Disclaimer: if you purchase any of the equipment through the affiliate links, I will receive a small commission. However, you will not pay any extra for the products.
This is your beginner’s guide to creating your own home workout. This article will walk you through everything from how much you should eat to how much rest you should take in between your set.
If you’re completely new to fitness or just struggling to survive lockdown without access to a gym, you’ve definitely come to the right place.
The exercises included can be tailored to meet any experience level – so without further ado, let’s get into it!
What’s your goal?
So first thing’s first – why are you reading this article? What is your motivation behind wanting to know how to create your home workout routine?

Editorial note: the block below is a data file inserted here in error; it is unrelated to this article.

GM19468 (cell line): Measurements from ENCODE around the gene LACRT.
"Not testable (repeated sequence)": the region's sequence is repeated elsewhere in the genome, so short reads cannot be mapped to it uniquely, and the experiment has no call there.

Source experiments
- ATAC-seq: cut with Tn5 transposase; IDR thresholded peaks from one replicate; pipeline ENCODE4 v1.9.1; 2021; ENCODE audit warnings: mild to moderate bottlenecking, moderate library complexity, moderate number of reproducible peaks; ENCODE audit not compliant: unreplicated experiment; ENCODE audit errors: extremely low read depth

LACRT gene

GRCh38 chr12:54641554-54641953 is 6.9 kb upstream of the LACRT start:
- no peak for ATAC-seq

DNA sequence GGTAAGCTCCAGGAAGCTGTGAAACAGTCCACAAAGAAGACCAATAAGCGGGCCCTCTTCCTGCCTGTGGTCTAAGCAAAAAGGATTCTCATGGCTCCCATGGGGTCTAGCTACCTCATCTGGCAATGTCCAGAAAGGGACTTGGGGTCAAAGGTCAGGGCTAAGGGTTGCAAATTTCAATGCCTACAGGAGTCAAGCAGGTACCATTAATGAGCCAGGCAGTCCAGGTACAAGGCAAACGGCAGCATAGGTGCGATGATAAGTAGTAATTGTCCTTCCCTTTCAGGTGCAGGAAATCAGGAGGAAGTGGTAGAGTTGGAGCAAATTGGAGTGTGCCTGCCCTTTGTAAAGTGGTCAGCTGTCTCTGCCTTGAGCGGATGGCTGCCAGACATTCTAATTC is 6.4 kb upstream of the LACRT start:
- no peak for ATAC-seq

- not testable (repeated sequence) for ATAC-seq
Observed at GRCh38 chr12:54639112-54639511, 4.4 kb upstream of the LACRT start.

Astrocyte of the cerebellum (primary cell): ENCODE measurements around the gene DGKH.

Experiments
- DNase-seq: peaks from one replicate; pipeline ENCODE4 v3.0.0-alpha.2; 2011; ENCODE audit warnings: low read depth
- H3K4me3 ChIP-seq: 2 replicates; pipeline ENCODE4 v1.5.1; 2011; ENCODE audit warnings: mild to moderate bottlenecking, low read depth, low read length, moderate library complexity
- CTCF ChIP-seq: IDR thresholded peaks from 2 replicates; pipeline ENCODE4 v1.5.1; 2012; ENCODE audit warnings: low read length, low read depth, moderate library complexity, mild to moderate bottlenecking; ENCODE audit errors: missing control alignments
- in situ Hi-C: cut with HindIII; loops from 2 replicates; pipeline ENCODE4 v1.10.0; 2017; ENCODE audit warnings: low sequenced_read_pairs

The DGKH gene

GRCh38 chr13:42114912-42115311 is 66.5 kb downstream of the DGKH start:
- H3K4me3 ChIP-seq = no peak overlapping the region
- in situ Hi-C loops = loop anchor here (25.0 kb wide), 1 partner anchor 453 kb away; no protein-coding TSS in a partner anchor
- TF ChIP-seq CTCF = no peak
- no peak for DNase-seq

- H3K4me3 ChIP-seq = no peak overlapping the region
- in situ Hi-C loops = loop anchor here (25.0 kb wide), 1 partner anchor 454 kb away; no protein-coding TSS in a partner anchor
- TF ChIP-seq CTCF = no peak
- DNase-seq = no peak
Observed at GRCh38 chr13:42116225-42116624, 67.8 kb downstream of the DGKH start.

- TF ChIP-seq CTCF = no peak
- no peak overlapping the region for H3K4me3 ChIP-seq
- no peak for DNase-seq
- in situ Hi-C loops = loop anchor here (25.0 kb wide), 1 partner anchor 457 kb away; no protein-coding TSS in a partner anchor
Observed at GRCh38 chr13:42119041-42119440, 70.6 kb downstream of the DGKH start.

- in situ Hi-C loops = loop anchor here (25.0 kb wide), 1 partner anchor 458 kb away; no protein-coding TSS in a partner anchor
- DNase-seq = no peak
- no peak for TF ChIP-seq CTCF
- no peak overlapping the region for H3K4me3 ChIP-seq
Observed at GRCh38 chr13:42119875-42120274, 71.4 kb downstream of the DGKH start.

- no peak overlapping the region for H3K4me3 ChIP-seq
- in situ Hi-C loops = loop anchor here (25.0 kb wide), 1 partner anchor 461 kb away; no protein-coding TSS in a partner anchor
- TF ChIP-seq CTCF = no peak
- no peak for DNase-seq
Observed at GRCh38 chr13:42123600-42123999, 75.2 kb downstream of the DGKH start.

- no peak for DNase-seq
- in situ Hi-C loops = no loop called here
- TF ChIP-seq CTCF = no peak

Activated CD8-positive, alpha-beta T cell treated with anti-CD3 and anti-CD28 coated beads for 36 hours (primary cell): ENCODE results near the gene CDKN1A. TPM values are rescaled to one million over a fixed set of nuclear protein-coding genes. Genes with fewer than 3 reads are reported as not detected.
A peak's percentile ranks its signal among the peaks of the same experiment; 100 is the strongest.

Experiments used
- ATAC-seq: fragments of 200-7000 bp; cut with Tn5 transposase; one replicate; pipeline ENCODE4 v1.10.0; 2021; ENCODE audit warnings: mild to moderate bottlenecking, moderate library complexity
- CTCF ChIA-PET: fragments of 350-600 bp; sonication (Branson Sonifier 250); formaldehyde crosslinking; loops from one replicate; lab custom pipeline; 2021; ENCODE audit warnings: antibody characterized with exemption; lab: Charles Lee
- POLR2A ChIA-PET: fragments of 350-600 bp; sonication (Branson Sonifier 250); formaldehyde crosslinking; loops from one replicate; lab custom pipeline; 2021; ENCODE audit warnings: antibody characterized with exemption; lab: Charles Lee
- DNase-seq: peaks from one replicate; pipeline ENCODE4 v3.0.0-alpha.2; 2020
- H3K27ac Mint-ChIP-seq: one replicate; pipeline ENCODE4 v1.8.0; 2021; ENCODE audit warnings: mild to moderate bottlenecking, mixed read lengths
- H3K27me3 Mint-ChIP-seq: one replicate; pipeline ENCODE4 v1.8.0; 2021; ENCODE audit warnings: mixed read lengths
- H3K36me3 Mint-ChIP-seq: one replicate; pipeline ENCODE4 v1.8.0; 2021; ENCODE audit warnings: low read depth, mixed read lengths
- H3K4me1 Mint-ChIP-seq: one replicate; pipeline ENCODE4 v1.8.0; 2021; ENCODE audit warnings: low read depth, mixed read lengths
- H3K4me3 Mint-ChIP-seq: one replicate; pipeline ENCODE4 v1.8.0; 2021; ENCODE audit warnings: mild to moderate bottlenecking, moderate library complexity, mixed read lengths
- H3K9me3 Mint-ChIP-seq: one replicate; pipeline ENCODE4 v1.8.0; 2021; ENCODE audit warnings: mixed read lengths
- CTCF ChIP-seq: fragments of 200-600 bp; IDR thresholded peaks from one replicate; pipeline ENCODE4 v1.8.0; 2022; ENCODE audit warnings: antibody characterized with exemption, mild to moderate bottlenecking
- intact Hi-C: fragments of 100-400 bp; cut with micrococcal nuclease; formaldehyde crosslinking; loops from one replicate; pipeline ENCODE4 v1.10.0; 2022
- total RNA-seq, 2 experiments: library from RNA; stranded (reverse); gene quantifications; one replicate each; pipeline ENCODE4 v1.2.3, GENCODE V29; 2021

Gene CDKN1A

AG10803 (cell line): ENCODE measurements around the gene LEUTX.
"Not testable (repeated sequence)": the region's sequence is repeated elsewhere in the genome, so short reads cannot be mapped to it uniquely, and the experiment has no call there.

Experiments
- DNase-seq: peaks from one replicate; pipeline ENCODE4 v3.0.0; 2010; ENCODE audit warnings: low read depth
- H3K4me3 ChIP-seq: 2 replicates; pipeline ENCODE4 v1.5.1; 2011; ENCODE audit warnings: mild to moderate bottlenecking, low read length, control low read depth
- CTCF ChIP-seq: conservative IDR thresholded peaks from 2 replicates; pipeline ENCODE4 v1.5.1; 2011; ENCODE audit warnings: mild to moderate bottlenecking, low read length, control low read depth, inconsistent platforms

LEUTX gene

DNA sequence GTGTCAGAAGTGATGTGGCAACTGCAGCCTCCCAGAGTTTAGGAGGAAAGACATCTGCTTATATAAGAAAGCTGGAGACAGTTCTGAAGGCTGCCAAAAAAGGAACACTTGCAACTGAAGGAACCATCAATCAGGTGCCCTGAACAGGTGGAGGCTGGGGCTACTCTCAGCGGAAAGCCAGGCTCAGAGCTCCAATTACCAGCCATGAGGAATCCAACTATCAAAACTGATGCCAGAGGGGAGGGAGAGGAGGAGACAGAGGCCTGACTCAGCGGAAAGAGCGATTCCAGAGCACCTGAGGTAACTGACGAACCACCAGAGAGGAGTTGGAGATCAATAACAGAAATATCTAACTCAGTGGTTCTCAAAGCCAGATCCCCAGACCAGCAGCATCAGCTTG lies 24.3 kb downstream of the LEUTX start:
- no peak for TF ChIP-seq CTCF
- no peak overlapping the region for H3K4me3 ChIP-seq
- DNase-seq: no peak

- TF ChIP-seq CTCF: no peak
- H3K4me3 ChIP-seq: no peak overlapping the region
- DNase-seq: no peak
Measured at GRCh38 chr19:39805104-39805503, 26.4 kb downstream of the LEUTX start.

Is it to lose weight – to improve your endurance – or to build muscle?
The answer to this question is going to impact which exercises you choose to include in your workout routine. Endurance is going to be heavily based on cardio. Muscle building for a beginner is going to require heavy lifting and weight loss is going to require a mixture of the two.
Of course, you can just eat a bit less if you want to lose weight or try lifting heavy ‘things’ to build muscle but I’m going to give you a great guide to determine the best way to methodically progress towards whatever goal you decide on.
So I’ve decided what my end goal is… now what?
Well, now you need to know how you should be eating.
How should a beginner eat?
Now, unfortunately, there is no one-size-fits-all approach to this.
As everyone has different genetics and a different metabolism, the number of calories that are needed in order to promote weight loss or gain muscle is going to be completely different from person to person.
The way to determine the right amount you should be eating is to first find your maintenance level.
This is the level of calories that you need to eat every single day in order to not gain any weight, but not lose any weight either.